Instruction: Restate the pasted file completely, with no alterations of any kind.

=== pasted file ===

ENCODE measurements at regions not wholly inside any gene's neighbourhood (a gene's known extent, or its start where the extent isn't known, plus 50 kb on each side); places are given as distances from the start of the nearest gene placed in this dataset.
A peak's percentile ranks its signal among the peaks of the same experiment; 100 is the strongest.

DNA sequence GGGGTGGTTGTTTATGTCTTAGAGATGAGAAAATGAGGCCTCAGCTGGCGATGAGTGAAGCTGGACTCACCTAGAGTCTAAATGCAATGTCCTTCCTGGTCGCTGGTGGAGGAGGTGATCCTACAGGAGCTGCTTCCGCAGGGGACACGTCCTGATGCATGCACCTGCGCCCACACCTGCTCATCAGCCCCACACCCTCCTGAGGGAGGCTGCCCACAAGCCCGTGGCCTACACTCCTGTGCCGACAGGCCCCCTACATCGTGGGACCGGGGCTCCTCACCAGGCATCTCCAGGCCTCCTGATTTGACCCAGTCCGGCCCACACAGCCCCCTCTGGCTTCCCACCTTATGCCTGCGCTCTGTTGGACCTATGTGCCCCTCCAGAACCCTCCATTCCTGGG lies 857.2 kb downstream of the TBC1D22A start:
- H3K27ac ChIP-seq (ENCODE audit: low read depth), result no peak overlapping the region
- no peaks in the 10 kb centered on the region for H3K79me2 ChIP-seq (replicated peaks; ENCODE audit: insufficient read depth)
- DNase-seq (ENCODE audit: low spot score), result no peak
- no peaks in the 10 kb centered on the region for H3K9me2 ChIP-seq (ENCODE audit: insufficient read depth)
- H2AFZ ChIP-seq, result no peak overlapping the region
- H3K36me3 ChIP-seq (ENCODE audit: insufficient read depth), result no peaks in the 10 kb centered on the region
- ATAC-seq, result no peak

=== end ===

ENCODE measurements at regions not wholly inside any gene's neighbourhood (a gene's known extent, or its start where the extent isn't known, plus 50 kb on each side); places are given as distances from the start of the nearest gene placed in this dataset.
A peak's percentile ranks its signal among the peaks of the same experiment; 100 is the strongest.

DNA sequence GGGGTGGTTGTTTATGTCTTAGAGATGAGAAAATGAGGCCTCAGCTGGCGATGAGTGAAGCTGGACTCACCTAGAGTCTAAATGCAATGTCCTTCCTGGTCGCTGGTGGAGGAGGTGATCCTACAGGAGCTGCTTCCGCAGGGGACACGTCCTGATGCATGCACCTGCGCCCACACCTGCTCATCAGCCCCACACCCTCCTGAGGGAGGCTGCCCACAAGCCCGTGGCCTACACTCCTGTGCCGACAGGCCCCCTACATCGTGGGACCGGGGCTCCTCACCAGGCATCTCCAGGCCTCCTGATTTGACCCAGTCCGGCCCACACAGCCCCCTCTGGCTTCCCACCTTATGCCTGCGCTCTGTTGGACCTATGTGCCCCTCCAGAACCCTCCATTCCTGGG lies 857.2 kb downstream of the TBC1D22A start:
- H3K27ac ChIP-seq (ENCODE audit: low read depth), result no peak overlapping the region
- no peaks in the 10 kb centered on the region for H3K79me2 ChIP-seq (replicated peaks; ENCODE audit: insufficient read depth)
- DNase-seq (ENCODE audit: low spot score), result no peak
- no peaks in the 10 kb centered on the region for H3K9me2 ChIP-seq (ENCODE audit: insufficient read depth)
- H2AFZ ChIP-seq, result no peak overlapping the region
- H3K36me3 ChIP-seq (ENCODE audit: insufficient read depth), result no peaks in the 10 kb centered on the region
- ATAC-seq, result no peak